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Accessibility 101: CTRL + ALT Text

Alt Text and Accessibility

As creators of educational materials, we have an obligation to be the first line of defense when it comes to digital accessibility.

Technology has a tendency to innov-alienate - to innovate faster than it can include. In education, this leaves so many students behind. But as more Americans begin to focus on the civil rights of the learner (both K-12 and higher ed), more states begin to tighten their restrictions on institutional adoptions based on their level of digital accessibility, potentially removing you from sales conversations before they even start.

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So how can we, as educational material providers, ensure that we are producing the most compliant content for every type of learner? Though we tend to put the majority of the compliance responsibility on digital production teams, a good amount of the work falls on the content developers. In the months ahead, we will examine best practices used for accessibility, but for our first in the series, let’s touch on a foundational element that needs to be implemented directly into your content creation process today: alternative text.

Alternative Fa… Text: A Brief Background

Alt text or alt attribute and image selection should now go hand-in-hand for content creators.  Alt text is an HTML attribute that allows screen readers to audibly describe important visuals that have been inserted into a webpage, ebook, or LMS. For material being posted on the open web, not only does alt text assist those with visual impairments, it also increases your search engine optimization (SEO), if done correctly. But to fully appreciate the impact alt text has on a student with visual impairments, you should witness the user experience first-hand.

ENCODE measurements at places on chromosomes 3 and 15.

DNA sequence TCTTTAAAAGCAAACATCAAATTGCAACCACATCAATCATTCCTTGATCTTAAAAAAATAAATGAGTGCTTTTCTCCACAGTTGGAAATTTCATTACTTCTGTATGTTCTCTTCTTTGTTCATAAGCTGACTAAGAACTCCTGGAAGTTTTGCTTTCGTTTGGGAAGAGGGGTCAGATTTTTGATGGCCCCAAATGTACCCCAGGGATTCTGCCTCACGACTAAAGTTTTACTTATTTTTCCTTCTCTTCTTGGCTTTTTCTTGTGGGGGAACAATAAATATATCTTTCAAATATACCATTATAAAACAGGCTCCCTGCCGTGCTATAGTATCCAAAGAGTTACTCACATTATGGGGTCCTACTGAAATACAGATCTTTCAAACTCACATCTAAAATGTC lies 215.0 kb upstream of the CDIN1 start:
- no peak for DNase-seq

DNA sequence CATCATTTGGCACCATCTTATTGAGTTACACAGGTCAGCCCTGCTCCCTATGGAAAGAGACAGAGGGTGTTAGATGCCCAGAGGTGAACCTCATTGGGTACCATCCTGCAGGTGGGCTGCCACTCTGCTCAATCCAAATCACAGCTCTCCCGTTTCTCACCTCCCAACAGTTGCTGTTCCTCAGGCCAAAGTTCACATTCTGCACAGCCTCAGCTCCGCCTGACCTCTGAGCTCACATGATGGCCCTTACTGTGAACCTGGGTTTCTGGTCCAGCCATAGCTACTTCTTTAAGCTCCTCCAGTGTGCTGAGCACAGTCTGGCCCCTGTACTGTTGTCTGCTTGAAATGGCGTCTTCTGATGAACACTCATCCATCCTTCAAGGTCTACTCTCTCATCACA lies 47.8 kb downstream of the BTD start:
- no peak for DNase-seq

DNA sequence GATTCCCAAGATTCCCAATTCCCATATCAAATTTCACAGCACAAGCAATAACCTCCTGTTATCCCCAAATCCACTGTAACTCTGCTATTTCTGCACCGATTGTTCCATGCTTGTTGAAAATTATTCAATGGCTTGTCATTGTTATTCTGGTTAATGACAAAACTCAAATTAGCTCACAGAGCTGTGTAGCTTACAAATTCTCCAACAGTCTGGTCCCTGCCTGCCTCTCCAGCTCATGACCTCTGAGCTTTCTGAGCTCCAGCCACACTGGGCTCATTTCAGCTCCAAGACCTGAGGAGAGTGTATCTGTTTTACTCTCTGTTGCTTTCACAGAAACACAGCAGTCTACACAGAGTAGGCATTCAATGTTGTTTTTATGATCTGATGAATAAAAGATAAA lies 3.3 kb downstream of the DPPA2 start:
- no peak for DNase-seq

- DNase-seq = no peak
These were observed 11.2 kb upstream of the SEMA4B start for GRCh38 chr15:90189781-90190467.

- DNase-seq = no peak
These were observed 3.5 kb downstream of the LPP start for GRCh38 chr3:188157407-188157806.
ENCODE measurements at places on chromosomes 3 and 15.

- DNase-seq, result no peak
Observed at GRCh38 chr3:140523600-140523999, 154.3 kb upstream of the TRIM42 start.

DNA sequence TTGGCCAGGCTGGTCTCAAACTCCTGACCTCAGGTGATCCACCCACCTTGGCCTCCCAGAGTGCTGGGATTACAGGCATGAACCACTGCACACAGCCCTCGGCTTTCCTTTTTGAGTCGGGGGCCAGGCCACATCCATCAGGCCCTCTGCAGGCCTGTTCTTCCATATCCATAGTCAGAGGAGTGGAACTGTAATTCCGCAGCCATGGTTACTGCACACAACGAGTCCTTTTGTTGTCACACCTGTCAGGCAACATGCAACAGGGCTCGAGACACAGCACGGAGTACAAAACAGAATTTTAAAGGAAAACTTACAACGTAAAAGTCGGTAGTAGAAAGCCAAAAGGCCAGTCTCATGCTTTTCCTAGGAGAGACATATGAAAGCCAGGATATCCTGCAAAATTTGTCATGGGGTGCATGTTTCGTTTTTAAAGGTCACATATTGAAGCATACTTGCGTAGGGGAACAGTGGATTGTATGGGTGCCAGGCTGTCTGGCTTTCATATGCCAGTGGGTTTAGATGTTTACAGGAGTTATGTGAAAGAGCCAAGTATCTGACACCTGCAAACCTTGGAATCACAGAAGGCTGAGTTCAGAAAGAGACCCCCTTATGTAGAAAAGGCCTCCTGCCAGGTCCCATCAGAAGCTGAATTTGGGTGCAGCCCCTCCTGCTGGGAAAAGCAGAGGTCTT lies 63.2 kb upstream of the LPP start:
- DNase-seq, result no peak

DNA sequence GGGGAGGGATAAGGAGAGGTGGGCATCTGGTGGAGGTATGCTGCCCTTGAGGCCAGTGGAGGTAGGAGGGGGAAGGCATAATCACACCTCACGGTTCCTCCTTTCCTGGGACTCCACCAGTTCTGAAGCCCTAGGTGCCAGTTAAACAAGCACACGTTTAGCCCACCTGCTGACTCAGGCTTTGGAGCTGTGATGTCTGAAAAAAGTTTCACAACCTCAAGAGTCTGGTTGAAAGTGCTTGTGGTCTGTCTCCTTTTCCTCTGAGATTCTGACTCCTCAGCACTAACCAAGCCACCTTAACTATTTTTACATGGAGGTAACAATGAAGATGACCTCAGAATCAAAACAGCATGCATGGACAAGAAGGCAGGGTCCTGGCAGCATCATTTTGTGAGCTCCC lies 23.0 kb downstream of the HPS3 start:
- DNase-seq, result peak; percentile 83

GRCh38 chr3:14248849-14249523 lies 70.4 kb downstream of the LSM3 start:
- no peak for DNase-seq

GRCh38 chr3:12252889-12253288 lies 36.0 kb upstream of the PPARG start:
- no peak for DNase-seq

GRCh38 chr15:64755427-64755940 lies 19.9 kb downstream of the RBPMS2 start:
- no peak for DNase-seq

According to WebAIM.org, the best examples of alt text are:

  • short and to the point
  • contextual as well as descriptive
  • functional
  • non-repetitive (do not include “link to” or “image of”)
  • not packed with SEO keywords

Content developers, remember that your alt text (though invisible to most) is an extension of your core content. According to the American Foundation for the Blind (AFB), best practices in the creation of alt text include copy editing and including image captions in addition to alt text. Images don't need to be described in every detail. Sometimes, context is most important.  Remember, not every image contributes to the learning process and requires alt text. So in the case of meaningless design elements, alt="" is golden.

Writing Alt Text, Wherever You Work

With so many systems out there for content creation, there are many different means of adding alternative text. Let's pick apart the most used and how to add alt text in each.

  • Microsoft Office (Word, Excel, PowerPoint)
    • Right-click the image you inserted.
    • Scroll to the bottom and select Format Picture
    • In the Format pane to the right, click into Layout and Properties (square box icon with arrows)
    • Click Alt Text
    • Add your Title and Description
  • G Suite (Docs, Sheets, Slides)
    • Highlight the image you inserted
    • Click Format at the top of your screen
    • Scroll down and click Alt Text
    • Insert your Title and Description
  • Adobe InDesign
    • In your InDesign document, select your image.
    • Click Object
    • Next, select Object Export Options
    • Your options will open with an Alt Text tab
    • If you are exporting from a Word document, InDesign file, or another Adobe program, see specific guidelines for Alt Text Source
    • Add your alt text and select Done
  • MyEcontentFactory
    • Click on your Media Library
    • Click the pencil icon next to Alt Text on the right-hand side of your screen
    • Feel free to also add Title, Description, License, Copyright, and Category tags

As content creators in the 21st century, the rights of our students are paramount. Let's begin to implement new means of content creation that is all-inclusive from the start. For more information on how MyEcontentFactory will allow you to easily manage your alt text, sign up for our newsletter.

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By Scott Greenan

Any tips on how to write the best alt text for different kinds of images (artwork, graphs, maps, photos)? Write them in the comments section below.


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